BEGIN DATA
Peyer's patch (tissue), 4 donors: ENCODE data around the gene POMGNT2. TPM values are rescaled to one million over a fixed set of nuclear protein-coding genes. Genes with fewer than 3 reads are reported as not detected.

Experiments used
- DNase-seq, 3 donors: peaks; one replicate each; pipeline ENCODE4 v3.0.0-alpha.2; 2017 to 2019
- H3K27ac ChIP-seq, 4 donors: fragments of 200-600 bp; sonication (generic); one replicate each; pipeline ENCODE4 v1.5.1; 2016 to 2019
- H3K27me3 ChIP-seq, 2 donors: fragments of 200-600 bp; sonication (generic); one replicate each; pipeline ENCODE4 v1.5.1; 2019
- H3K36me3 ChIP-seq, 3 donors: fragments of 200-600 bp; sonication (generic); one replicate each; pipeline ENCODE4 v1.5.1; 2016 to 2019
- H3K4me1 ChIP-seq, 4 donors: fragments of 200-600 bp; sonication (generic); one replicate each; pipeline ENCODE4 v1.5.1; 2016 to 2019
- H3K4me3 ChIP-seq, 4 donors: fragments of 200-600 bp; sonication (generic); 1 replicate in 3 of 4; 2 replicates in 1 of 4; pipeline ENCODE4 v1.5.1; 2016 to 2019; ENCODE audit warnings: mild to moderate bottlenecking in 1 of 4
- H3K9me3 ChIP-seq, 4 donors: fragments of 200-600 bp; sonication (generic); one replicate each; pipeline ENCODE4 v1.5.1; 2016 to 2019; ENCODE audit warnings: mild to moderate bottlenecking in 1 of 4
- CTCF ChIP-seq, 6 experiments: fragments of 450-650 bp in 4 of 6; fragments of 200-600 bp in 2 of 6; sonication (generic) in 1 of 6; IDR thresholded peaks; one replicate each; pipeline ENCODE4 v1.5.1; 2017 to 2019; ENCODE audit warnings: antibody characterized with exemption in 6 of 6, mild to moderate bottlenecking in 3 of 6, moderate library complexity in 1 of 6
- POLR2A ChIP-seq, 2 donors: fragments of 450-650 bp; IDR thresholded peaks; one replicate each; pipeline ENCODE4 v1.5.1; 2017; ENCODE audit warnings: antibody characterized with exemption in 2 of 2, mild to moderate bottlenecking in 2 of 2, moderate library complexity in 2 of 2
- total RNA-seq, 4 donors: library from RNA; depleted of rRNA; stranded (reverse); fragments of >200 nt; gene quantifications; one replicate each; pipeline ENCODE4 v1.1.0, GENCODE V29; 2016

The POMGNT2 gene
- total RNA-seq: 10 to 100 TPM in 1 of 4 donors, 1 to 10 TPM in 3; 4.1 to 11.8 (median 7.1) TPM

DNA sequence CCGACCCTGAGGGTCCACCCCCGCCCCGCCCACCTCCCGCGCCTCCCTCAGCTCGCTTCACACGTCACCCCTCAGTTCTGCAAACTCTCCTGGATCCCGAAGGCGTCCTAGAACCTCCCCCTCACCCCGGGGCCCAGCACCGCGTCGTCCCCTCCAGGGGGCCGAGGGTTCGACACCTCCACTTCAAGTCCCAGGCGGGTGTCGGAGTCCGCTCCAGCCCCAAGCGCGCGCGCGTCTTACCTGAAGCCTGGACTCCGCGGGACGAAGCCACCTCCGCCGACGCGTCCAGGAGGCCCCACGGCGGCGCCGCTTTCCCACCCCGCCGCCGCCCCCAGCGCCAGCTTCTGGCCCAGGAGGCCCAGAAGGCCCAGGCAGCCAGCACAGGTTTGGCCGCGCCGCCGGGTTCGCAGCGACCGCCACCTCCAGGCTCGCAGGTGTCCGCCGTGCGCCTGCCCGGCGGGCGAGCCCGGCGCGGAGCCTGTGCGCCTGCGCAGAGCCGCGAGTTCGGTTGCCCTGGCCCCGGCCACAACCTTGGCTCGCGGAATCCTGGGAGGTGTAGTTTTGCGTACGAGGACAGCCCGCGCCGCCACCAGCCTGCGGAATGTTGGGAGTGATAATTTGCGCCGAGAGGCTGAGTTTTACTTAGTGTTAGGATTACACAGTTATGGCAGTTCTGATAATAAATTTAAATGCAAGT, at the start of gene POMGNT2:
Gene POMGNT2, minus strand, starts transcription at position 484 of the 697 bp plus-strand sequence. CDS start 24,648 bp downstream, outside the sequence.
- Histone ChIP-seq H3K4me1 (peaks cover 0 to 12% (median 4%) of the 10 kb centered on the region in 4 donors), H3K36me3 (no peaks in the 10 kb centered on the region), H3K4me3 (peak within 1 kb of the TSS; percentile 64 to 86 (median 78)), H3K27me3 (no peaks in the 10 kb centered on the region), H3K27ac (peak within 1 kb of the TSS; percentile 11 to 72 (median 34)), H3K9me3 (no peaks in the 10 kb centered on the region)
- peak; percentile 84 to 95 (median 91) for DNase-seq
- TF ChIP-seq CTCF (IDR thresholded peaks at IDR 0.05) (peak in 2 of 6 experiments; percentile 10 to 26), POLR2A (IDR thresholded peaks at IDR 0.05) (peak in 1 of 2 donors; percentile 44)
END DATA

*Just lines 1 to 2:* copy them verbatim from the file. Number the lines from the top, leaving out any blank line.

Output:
Peyer's patch (tissue), 4 donors: ENCODE data around the gene POMGNT2. TPM values are rescaled to one million over a fixed set of nuclear protein-coding genes. Genes with fewer than 3 reads are reported as not detected.

Experiments used